I think I don’t need it, don’t believe in it, and I tend to think it could actually be harmful. But the truth is, family counseling has been a most valuable asset to my family.
I believe family counseling should be as common as a family chiropractor, finding a good local mechanic, or having a gym membership. Most wait till an emergency hits us before attaining a professional. In reality, taking care of problems when they are small is always better than when they overwhelm you.
Your family isn’t perfect, and neither is mine. The trick’s on anyone who thinks their family is beyond problems. I hope you find this article helpful in how family counseling can help you.
But our counseling hasn’t been perfect, either. We’ve learned a lot over the years of family therapy — and therapy in general — that we wished we didn’t waste resources early on. They were “mistakes” — assumptions, prejudices, errors of judgment — that could have saved time and money in our therapy. If I could rewind time, I would cut to the chase much quicker and get to the root of our problems.
I’d like to share with you those three mistakes, and I hope they bless you in you and your family’s journey.
Mistake #1: Focusing on Resistance
That “resistance” I referenced earlier is real, and I find myself constantly in battle with it. It is that inner doubt that tries to pull me away from the things in life that would be most helpful to me. Who needs that? The resistance tells me two lies need to be nailed to the wall.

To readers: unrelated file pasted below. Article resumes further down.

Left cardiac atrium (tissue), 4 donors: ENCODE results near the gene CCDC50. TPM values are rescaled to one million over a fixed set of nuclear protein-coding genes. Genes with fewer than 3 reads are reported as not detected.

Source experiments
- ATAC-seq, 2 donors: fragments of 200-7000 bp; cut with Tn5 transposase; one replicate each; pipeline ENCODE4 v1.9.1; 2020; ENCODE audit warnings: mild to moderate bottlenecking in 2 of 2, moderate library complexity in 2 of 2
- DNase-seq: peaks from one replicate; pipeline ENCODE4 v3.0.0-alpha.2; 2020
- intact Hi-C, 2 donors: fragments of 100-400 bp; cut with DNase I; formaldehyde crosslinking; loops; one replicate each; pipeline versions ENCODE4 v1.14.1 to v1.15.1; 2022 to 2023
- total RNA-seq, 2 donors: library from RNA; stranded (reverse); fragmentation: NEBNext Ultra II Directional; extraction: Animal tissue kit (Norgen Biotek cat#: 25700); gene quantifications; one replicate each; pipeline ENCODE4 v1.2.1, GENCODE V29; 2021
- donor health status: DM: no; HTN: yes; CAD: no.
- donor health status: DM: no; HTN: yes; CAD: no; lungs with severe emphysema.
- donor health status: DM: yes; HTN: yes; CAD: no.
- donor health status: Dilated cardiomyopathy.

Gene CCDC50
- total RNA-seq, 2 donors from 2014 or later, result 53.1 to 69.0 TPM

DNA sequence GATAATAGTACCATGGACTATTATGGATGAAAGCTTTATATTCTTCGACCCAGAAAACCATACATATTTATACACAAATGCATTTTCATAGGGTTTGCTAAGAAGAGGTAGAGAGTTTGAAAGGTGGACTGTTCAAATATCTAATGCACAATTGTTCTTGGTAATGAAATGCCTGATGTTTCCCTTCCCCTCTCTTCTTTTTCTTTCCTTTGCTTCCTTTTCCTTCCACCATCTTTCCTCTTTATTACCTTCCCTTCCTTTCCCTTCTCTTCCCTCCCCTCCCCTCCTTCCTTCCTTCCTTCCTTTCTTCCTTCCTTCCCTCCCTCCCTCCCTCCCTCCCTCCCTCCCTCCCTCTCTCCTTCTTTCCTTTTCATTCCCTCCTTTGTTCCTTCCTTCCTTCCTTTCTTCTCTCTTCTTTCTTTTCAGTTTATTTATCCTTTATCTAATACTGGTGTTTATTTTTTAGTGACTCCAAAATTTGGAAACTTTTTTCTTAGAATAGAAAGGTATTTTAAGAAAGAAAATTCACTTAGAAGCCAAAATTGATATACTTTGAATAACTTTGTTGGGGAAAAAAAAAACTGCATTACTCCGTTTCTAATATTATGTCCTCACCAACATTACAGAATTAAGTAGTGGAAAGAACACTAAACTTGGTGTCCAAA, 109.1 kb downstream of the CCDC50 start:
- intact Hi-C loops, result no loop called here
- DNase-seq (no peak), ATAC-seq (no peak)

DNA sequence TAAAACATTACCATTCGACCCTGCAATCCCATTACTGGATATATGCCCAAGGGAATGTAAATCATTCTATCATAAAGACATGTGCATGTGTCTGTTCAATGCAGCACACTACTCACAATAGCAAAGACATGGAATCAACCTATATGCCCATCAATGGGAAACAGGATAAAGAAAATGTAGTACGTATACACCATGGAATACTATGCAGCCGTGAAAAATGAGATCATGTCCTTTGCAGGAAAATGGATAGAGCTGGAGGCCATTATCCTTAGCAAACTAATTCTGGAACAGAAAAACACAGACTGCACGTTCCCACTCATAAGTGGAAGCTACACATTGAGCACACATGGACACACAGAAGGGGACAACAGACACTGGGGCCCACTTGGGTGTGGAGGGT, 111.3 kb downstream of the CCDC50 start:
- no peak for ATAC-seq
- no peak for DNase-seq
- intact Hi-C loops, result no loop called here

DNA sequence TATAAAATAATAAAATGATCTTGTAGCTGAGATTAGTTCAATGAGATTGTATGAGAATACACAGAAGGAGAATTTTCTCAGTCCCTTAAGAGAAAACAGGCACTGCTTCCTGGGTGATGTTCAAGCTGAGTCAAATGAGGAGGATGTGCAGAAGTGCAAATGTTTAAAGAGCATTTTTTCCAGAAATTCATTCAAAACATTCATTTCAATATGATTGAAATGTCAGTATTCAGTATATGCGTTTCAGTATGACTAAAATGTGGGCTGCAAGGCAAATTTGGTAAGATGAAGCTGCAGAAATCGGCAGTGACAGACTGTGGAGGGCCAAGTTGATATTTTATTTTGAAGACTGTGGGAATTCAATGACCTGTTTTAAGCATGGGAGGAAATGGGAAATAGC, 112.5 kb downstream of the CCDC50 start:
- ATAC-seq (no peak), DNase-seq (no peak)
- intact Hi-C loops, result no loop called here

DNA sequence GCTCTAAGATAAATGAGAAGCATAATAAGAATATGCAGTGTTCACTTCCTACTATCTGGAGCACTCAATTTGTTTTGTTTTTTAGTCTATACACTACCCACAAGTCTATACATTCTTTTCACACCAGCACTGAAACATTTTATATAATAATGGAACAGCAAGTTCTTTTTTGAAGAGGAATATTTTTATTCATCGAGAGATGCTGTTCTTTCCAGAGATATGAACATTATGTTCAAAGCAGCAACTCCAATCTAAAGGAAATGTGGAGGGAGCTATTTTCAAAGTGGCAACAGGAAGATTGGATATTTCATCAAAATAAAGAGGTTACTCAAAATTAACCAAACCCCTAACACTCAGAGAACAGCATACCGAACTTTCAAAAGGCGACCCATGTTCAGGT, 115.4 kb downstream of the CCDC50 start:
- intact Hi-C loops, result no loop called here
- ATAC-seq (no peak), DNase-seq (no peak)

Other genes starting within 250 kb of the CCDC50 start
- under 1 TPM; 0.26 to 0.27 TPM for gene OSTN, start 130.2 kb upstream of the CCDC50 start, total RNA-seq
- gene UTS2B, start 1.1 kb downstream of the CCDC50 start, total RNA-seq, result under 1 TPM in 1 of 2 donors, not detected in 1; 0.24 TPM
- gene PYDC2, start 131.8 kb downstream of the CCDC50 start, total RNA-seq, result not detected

First lie: counseling is humiliating. I hesitated even writing this article. I suppose no one needed to know, and I could certainly have written about something else. I fear for my family’s reputation whenever I admit to having problems.
But I don’t care anymore. It used to bother me when others thought poorly of my family because of this or that problem. I’m not writing for people who judge us — or, especially, not for people who think too highly of us. I’m writing this for the families out there ready to consider counseling for themselves.
Second lie: counseling will make things worse. I suppose it could. Just as we can receive good counsel, we can receive bad counsel, and we fear the outcome worse than the problems we have now. But that’s not a reason to avoid it altogether.
We’ve heard the horror stories. Counseling starts, divorce/rebellion/depression/hell follows. Why rock the boat? If things are fine or tolerable, just live with it. Pretend your problems are not there, and never come to terms with the real pain in your life.
That will drain the life blood from your family, and you know it.
Ignoring the need for counseling is not the answer. Instead, take the time to seek out a counselor that works for you and your family and then start.
If problems aren’t being solved (and especially if they’re getting worse), kindly stop and seek an alternative. The counseling itself isn’t the mistake. Thinking you don’t need it is.
For my house, we have found great rewards from family therapy. There is no shame in getting the necessary help to work through family issues.
Mistake #2: Focusing on Others.